Didier Jutras-Aswad, professor at University of Montreal in Canada, said, "It is known, and often reported by users, that cannabis causes temporary increase in appetite. As to whether it actually causes weight gain in the long term, the available data is limited. The main finding of our study shows that long-term cannabis use indeed influences weight gain. But above all, we noted that certain factors drastically modify this effect, including gender, level of use, and concomitant cigarette smoking."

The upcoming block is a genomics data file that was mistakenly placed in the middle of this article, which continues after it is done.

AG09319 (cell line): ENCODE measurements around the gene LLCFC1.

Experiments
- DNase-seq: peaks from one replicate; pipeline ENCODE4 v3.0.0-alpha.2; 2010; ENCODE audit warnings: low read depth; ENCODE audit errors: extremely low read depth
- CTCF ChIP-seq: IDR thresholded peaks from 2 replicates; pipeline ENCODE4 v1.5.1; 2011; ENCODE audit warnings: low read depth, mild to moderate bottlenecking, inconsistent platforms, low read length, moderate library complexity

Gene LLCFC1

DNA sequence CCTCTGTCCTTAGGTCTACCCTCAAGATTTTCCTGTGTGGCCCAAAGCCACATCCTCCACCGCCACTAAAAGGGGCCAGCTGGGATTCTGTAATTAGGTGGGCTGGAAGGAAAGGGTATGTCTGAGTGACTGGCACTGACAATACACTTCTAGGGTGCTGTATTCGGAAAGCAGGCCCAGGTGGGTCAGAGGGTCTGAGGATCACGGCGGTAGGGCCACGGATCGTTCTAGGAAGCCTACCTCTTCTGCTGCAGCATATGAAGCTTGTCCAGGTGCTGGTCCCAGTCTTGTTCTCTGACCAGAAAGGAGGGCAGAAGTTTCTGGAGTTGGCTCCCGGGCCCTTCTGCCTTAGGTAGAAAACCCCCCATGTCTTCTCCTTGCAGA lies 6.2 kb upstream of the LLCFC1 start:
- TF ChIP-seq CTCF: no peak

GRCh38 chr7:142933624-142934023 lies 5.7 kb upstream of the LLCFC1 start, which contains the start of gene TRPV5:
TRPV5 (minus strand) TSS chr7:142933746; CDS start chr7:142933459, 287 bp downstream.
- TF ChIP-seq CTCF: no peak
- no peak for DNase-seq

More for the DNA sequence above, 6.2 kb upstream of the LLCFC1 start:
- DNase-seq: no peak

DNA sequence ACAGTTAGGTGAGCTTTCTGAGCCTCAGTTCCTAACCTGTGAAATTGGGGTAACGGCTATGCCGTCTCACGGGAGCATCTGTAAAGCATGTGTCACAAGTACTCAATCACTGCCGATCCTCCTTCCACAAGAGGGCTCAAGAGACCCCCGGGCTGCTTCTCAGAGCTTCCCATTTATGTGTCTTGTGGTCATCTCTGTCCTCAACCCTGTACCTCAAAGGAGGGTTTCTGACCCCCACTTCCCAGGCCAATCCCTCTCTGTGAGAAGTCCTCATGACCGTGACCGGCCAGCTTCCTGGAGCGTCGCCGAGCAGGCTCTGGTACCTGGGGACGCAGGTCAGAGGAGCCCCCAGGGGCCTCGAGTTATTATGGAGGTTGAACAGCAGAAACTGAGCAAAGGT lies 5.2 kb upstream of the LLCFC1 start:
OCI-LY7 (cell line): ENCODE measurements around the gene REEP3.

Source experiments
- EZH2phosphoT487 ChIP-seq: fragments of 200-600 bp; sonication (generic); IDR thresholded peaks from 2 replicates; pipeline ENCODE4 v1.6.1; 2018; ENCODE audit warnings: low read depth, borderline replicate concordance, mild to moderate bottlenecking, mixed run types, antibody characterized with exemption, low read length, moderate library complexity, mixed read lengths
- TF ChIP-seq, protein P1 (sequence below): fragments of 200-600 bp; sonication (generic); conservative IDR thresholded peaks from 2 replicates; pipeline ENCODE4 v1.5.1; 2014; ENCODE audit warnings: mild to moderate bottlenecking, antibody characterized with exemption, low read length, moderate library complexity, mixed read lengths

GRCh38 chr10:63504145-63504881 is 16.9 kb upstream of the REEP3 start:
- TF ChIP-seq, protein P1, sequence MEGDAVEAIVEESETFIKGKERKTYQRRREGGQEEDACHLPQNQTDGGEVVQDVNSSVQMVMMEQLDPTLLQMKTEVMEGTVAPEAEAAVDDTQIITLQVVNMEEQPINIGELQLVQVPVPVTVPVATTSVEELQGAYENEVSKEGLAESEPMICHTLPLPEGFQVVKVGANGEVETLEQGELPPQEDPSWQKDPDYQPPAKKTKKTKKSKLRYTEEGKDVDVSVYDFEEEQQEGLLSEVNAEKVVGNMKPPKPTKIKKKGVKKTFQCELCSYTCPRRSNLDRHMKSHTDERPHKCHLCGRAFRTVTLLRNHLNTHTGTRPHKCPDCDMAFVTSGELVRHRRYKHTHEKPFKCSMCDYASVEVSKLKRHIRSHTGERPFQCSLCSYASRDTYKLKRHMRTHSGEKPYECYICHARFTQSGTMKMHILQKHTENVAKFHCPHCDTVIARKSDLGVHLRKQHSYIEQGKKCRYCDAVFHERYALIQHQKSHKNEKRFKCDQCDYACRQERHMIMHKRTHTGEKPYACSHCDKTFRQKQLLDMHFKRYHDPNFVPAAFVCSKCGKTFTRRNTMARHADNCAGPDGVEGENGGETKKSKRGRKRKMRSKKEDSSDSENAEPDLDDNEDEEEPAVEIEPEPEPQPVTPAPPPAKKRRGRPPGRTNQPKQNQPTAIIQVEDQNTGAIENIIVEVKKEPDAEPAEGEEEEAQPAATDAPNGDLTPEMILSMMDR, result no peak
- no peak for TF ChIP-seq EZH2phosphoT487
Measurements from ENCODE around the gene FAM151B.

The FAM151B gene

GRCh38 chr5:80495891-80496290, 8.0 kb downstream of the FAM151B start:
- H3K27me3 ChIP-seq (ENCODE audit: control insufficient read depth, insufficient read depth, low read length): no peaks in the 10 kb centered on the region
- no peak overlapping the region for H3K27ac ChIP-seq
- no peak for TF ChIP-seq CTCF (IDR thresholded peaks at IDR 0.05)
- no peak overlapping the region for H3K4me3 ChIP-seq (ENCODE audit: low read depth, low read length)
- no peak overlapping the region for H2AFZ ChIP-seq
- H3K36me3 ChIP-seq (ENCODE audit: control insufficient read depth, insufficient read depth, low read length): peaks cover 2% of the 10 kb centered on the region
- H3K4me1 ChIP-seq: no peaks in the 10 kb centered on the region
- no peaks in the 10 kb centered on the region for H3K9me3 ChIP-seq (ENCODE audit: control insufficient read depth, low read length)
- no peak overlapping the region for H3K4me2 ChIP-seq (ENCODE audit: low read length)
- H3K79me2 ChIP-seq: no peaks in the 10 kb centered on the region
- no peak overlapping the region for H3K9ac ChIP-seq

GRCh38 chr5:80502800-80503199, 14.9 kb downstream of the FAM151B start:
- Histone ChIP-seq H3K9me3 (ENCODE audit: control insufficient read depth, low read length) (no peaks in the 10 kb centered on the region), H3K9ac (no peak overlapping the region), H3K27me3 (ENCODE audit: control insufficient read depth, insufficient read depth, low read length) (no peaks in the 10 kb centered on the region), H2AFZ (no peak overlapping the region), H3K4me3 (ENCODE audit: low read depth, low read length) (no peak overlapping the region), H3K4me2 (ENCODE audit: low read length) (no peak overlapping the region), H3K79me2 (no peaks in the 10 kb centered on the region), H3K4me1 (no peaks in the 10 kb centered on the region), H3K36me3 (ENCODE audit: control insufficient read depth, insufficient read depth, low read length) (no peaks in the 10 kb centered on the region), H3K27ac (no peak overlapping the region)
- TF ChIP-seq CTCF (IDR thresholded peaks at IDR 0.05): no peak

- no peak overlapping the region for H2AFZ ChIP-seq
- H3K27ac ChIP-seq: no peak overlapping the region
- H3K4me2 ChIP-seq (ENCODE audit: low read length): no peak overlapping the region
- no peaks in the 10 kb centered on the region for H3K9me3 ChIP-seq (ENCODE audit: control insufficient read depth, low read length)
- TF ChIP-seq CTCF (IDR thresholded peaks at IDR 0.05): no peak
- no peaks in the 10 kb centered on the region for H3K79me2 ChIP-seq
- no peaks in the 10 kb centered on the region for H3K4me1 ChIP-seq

The researchers analyzed 1,294 young people who from the age of 12-13 years agreed to share information each year about, amongst other things, their diet, overall mental and physical health (including weight and height), physical activities, and frequency and levels of their cannabis, alcohol, and/or nicotine use. Presently, the researchers are unable to explain the difference between males and females, although they have some hypotheses.
Jutras-Aswad said, "There are possible psychological differences in men and women in their perception of and preoccupation with weight gain and diet, which could hypothetically explain why men seem specifically sensitive to the complex interaction between cannabis use, cigarette smoking, and weight gain."
The study was published in Pharmacology Biochemistry and Behavior.